Apt/curl stopped working in all containers, anybody else?

lxd
networking

(Jan Alleman) #1

Hi everybody,

I’m using lxd for quite a while now and usually I’m very happy with it. I guess my setup with the default bridge and zfs storage is pretty standard. However, yesterday I tried to install apache in a container (bionic) and noticed that apt does not work anymore. I’m just getting connection timeouts.

So far I checked the following things:

  • Rebooting the host/containers does not solve the problem (but everything starts up fine)
  • apt/curl on the host (bionic) works fine
  • iptables rules of the host seem fine
  • apt/curl stopped working on all containers (all bionic), not only the one mentioned above
  • Firewall rules in the containers seem fine, but it also does not work when the firewall is deactivated
  • Launching a new container with a different distribution (xenial) has the same connection problems
  • ping works from and to every container
  • Calling host in the containers resolves the internal ips of the lxd-network correctly and also works for the rest of the web
  • curl from a container to google.com returns ‘network is unreachable’, curling the ip returns with a ‘connection timed out’
  • Disabling IPv6 in /etc/gai.conf does not solve the problem.
  • The lxd logs do not look suspicious (at least not to my eyes)
  • Pinging the bridge (IPv4) works from the host, but not from the container

At first I thought I traced the error to a problem with the bridge, but the funny thing is: Nat-forwarded connections to the reverse proxy container and displaying the corresponding websites in other containers still work fine.

I don’t know what to try next. Anybody else with the same problem or a suggestion how to debug?

Greetings,
Jan


#2

Hi!

So the networking of the containers got messed up, and you are using the default bridge that you get in LXD.
LXD managed the lxdbr0 bridge, and spawns a dnsmasq process that does the autoconfiguration for the containers. dnsmasq acts as a DHCP server and provides to each container the IP address, default route and DNS server IP (itself).

  1. Can you check with lxc list on the host whether your containers manage to get IP addresses?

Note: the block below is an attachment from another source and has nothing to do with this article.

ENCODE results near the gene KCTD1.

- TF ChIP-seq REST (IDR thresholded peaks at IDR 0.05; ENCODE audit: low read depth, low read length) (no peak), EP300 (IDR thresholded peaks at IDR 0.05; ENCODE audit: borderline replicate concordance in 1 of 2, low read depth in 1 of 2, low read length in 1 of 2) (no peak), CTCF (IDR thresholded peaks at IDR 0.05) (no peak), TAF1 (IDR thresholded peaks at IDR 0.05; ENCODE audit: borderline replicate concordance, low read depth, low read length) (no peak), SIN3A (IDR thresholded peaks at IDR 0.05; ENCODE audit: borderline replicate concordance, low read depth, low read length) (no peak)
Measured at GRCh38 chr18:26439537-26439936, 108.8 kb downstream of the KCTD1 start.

If they do not get IP addresses, then something is wrong with dnsmasq.
    If your containers do get IP addresses, then the mystery gets bigger.

  2. You can check the default profile with lxc profile show default and it should show the default network settings. Then, you can lxc network show lxdbr0 and it should show the details of the lxcbr0 network.
    It would be good to post these here (of course remove first any personal info from the output).

  3. If you run ps ax | grep dnsmasq | grep lxd, it will show you the full command line of LXD’s dnsmasq that is running.
    If you do not get a dnsmasq, then it is likely that you have installed bind or another DNS server on the host, and that service managed to bind first to port 53 (DNS). Therefore, LXD’s dnsmasq could not initialize and it would not run at all. If you get that, then you would need to edit the configuration of the other DNS server and make it not bind onto lxdbr0 (so that LXD’s dnsmasq can do it instead).


(Jan Alleman) #3

Hi Simos, thanks for your reply!

Every container has its own IP address from the correct range. Looks as usual.

lxc profile show default

config: {}
description: Default LXD profile
devices:
  eth0:
    name: eth0
    nictype: bridged
    parent: lxdbr0
    type: nic
  root:
    path: /
    pool: lxd
    type: disk
name: default
used_by:
- /1.0/containers/containerOne
and so on... for all containers/snapshots

lxc network show lxdbr0

config:
  ipv4.address: 10.200.100.1/24
  ipv4.nat: "true"
  ipv6.address: none
description: ""
name: lxdbr0
type: bridge
used_by:
- /1.0/containers/containerOne
  and so on... for all containers
managed: true
status: Created
locations:
- none

I get an output for the ps ax command with some arguments referring to the lxdbr0 interface, the dhcp-range etc. and no errors or warnings.

Everything seems pretty normal and I cannot remember changing anything on the host, except creating new containers and forwarding IPs to the reverse proxy container. The host itself runs a bare minimum of services.


#4

How do you forward the connections to the reverse proxy?

Normally, you would use an iptables rule per each port. Something similar to

PORT=80 PUBLIC_IP=your_server_ip CONTAINER_IP=your_container_ip \
sudo -E bash -c 'iptables -t nat -I PREROUTING -i eth0 -p TCP -d $PUBLIC_IP --dport $PORT -j DNAT --to-destination $CONTAINER_IP:$PORT -m comment --comment "forward to the Nginx container"'

I cannot think of another issue other than an iptables rule. If you do not see something weird at iptables -L -n -t nat, then you can try using tcpdump or tshark in order to check on which interface your connections get blocked.

As a sidenote, in LXD 3.3 it is also possible to use the proxy device (therefore no iptables).


(Jan Alleman) #5

tcpdump revealed the culprit. I’ve just discovered that all outgoing connections were routed to the reverse proxy container.

This was caused by invalid iptables forwarding rules, which did not include the public IP of the server. With your command (which is the one that I thought I used, but apperently did not) everything works fine. Correct and invalid rules look quite similar in the iptables list. Neverthless, I’m sorry for not noticing this in the first place.

Thank you very much for your support simos!